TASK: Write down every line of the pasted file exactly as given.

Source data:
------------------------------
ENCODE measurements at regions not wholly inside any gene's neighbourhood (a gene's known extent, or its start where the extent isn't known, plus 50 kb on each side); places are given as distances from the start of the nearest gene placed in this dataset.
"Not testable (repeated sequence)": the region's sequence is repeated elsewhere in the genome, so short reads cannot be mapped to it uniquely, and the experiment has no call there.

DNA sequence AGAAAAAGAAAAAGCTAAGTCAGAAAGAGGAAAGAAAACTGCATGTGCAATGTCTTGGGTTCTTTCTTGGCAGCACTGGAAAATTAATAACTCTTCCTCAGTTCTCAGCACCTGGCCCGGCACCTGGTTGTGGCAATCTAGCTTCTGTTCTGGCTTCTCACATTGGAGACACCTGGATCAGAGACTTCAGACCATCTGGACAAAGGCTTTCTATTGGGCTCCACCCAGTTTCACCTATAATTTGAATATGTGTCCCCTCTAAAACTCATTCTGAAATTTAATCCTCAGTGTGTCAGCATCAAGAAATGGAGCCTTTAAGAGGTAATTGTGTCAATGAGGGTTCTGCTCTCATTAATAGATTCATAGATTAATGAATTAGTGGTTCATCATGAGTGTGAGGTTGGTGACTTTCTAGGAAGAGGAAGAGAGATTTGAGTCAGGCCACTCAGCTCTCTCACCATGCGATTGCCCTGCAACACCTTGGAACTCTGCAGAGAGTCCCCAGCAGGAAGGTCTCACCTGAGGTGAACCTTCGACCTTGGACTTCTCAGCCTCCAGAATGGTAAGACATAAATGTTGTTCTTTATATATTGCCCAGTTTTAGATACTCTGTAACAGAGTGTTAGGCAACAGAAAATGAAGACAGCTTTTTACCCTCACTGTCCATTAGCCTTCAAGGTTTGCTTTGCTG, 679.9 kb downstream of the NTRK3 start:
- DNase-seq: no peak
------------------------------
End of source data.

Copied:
ENCODE measurements at regions not wholly inside any gene's neighbourhood (a gene's known extent, or its start where the extent isn't known, plus 50 kb on each side); places are given as distances from the start of the nearest gene placed in this dataset.
"Not testable (repeated sequence)": the region's sequence is repeated elsewhere in the genome, so short reads cannot be mapped to it uniquely, and the experiment has no call there.

DNA sequence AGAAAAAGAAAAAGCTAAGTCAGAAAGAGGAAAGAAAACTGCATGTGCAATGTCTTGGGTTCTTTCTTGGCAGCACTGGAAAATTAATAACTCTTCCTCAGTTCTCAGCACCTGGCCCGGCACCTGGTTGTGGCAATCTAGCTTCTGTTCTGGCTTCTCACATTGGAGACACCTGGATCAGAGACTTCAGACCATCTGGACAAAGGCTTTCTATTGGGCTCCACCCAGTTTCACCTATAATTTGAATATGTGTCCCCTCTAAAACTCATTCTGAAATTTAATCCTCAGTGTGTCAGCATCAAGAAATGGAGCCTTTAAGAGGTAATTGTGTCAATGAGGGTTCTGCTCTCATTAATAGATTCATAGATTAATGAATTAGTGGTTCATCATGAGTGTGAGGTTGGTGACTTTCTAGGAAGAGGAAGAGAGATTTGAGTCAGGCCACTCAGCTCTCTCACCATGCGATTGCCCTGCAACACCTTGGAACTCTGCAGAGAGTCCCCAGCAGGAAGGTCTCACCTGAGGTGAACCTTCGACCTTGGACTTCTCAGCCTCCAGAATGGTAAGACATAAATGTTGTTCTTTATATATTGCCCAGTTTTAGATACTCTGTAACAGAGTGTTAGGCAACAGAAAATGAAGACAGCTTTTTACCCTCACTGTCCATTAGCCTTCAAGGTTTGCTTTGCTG, 679.9 kb downstream of the NTRK3 start:
- DNase-seq: no peak